" . . . from the seminaries of Germany in the 1800s came a group which called itself the 'Higher Critical School.' These liberal biblical scholars began to question the historicity of the Bible. Using subjective literary methods of analysis (not based on the hard facts of history or archeology), they dissected the books of Moses and attributed them to a host of different writers . . . "

         The supposed hard facts of history, even events that happened yesterday can be subject to dispute, no less than thousands of years ago. Also, Lindsey is apparently not aware that the age of ancient artifacts can be determined by the rock beds they are discovered in. The scientific method of carbon dating easily shows that the 'historicity of the Bible' is out of whack with the facts. Lindsey goes on:

         "On this tenuous basis, these men rejected all of the witness of history which attributed the first five books of the Bible to Moses and ignored the fact that all through the books themselves it is repeatedly stated that they are the writings of Moses."

         Well, that should settle the issue. If the Bible says so, then that's that; everyone else is wrong, including scientists and their high tech tools.

         There is one cause and one cause only for this sad state of affairs, especially with the interest and study of such things as parapsychology; you guessed it—Satan. And Satan isn't just a myth or symbol.

          Lindsey says: "The Bible chronicles the origin of Satan with the same factual precision as any other historical event it covers." [We've been here before].

         Satan has always been the scapegoat for Christianity, and for all the evil in the world; it's an easy way to escape personal responsibility and put the blame for our own failures on someone or something else. As we'll see, it is also an easy out for God when He wants to cover up his own actions.

         From the very start we are expected to believe that God is perfect, that He is omnipotent, omniscient, and omnipresent. For a Being that can create a universe and everything in it, we would not expect anything less than perfection in his character, including motives and ideals. In fact, it is what we come to expect of ourselves in nobility and honor as we strive for perfection in our own image.

         I think McConkie gives us the best description of the Christian beginning of everything in what he calls "The Three Pillars of Eternity." (p.81).

         "The three greatest events that ever have occurred or ever will occur in all eternity are these:

1. The creation of the heavens and the earth, of man, and of all forms of life;

2. The fall of man, of all forms of life, and of the earth itself from their primeval and paradisiacal state to their present mortal state;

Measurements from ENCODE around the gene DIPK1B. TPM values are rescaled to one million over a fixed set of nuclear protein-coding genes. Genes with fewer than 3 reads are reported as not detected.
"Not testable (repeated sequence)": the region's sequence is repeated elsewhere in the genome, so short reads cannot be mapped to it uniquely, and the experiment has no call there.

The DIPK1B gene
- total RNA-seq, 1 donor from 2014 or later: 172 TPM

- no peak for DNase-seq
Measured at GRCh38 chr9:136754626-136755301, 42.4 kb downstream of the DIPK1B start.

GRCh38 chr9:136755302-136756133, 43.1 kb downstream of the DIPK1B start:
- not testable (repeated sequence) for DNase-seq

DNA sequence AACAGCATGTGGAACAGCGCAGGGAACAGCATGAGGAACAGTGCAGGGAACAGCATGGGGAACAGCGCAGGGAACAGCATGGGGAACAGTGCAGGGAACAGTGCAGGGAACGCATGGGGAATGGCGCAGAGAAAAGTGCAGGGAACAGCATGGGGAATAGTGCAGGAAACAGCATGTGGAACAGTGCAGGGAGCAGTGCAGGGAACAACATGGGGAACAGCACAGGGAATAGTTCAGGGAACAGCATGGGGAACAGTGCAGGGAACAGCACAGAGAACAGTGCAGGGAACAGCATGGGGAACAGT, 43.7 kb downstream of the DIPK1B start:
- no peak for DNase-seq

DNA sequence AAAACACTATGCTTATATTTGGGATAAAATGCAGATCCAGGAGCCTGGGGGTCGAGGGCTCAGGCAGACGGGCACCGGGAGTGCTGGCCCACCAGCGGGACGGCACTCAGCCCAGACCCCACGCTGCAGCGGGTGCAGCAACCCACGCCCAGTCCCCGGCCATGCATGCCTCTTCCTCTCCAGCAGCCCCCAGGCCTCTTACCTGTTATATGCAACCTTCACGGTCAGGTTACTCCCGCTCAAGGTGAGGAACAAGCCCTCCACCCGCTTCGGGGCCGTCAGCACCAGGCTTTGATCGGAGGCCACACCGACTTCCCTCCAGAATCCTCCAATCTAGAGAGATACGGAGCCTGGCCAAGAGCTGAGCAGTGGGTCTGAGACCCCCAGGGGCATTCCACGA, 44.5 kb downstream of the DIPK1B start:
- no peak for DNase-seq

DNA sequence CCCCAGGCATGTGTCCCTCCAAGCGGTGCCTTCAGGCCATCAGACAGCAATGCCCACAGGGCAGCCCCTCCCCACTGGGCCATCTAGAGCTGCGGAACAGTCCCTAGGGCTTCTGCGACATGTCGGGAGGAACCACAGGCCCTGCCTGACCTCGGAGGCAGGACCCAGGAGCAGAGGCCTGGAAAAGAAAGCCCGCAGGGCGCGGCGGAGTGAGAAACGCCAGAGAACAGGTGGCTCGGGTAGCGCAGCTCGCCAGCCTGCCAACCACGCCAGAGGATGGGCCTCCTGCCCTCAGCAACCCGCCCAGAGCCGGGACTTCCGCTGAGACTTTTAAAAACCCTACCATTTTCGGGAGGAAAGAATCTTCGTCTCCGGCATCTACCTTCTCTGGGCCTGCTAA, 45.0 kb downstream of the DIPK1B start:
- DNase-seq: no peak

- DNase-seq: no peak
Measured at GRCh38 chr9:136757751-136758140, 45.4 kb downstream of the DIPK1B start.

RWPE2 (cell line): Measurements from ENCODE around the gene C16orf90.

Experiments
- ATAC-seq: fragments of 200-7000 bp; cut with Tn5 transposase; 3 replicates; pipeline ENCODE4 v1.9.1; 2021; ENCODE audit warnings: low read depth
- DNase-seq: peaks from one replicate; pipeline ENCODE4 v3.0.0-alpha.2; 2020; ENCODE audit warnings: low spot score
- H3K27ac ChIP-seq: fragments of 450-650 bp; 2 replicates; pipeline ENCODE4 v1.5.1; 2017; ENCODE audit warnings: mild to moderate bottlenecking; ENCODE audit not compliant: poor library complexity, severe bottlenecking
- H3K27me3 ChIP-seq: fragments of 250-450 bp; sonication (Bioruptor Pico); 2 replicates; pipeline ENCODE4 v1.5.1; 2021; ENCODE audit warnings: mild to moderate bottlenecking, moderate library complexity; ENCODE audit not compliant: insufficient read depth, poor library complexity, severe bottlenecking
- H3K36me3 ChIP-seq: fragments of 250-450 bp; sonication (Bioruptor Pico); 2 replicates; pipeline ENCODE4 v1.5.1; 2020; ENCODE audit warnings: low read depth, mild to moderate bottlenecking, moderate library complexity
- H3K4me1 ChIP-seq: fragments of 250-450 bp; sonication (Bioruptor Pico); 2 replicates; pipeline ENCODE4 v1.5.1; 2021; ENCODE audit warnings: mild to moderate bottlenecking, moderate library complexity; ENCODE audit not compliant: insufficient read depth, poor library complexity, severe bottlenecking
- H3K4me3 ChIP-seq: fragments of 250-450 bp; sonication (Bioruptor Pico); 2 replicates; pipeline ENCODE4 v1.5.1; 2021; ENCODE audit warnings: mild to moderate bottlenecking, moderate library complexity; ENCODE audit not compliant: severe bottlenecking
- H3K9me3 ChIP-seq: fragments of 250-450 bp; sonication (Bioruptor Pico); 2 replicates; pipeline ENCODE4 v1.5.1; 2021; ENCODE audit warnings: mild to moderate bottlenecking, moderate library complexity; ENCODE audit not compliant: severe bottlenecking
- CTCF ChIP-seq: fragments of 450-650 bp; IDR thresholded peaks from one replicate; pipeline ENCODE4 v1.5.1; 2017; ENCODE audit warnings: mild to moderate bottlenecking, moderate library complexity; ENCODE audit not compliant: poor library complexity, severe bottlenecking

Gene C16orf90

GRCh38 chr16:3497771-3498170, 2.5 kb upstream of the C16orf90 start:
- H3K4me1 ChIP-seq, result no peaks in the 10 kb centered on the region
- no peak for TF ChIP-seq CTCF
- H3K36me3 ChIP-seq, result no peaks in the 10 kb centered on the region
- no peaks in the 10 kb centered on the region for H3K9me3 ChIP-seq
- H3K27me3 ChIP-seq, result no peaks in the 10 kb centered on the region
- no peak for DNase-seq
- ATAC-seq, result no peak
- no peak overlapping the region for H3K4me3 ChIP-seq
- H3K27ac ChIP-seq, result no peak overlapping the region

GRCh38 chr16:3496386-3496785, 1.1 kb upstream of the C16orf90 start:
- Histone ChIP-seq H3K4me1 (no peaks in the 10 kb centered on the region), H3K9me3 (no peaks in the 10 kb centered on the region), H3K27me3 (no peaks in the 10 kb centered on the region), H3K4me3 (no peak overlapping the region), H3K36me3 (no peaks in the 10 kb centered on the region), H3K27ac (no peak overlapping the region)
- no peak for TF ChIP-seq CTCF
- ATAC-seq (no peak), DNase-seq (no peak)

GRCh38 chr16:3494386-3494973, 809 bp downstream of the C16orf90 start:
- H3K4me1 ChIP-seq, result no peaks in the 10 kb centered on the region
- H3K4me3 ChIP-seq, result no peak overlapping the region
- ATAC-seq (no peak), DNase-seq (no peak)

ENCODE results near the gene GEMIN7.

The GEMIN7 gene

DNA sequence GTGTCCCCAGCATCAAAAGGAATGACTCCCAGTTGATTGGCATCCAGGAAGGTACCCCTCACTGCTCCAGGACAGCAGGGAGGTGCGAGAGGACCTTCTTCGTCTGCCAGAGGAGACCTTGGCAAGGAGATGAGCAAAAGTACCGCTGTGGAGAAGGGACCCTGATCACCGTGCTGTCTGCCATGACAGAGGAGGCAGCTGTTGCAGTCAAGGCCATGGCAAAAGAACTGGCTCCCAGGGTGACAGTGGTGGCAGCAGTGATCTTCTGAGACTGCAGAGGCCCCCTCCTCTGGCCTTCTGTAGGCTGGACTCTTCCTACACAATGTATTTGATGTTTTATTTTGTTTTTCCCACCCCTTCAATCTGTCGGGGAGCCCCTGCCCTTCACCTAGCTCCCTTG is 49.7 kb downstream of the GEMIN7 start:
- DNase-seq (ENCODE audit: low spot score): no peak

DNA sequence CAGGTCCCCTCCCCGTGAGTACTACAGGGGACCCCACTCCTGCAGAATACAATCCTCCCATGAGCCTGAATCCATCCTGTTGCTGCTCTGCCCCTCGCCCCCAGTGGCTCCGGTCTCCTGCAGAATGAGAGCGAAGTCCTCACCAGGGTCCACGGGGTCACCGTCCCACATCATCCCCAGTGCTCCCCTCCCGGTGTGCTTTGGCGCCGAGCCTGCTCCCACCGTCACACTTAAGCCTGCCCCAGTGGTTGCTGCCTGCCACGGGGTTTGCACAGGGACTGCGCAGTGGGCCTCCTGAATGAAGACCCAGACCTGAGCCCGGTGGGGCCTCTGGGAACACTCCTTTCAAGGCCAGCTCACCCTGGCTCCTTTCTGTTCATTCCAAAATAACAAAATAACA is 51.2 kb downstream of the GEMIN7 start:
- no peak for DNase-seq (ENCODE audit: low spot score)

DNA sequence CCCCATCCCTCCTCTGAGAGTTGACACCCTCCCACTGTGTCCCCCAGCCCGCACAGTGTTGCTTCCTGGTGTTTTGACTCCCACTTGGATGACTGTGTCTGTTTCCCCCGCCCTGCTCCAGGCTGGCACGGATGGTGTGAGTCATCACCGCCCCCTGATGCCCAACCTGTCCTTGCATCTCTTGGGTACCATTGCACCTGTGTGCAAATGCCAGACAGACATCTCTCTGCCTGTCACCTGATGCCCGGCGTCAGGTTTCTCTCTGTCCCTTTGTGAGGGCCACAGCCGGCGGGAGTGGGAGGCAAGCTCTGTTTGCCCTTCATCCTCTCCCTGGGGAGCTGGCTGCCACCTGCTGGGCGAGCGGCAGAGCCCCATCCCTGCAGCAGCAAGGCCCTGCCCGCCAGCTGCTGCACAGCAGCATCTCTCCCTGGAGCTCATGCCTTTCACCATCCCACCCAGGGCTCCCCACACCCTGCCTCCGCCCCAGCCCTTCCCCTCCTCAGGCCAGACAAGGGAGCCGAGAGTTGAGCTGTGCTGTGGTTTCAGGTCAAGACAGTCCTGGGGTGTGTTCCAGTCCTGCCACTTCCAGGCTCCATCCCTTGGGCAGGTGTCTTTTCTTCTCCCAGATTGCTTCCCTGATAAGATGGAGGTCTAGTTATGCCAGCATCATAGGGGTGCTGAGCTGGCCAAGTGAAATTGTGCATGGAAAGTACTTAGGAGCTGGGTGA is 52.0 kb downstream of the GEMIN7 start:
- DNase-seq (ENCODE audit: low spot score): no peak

3. The infinite and eternal atonement, which ransoms man, all living things, and the earth also from their fallen state so that the salvation of the earth and of all living things may be completed."

         McConkie continues: "But had there been no fall, there could have been no atonement. The fall of Adam brought temporal and spiritual death into the world, and it is from these deaths that man and all forms of life are ransomed through the atonement wrought by the Lord Jesus Christ . . . . The Father's eternal plan called for the creation, for the fall, and for the atonement, all woven together into one united whole. . . . After the creation came the fall; after all things had been created, all things fell. The fall was as universal as the creation." McConkie gives us one other cold hard fact: "If there had been no fall, there would have been no need for a Redeemer or Savior." Very true. This is an important point coming up.

          The question begs: Why did God do things this way, and not some other way that would skip all the grandstanding? It seems logical to assume that most people in the world, those people who are not Christian, must by default not be sinners. Wrong! Only Christians are saved, everyone else is damned. Wars have been fought over this issue; millions of people have perished fighting for and defending this religion or that religion. Tolerance is ignored, rejected, and unacceptable to mindless zealots.

         Lindsey gives us a unique description of the Christian viewpoint of God's plan in this statement:

          "When God created the angelic realm (and apparently Lucifer was the leader of all the angels), He took a calculated risk. He created Lucifer with the greatest intelligence of any created being, endowing him and the other angelic beings with self-determination. God did not want robots. He wanted creatures who could respond to His love and have spontaneous fellowship with Him. God believed it was worth the risk to create these beings with the ability to act independently of His will and have the choice of rejecting or obeying Him." (p.49).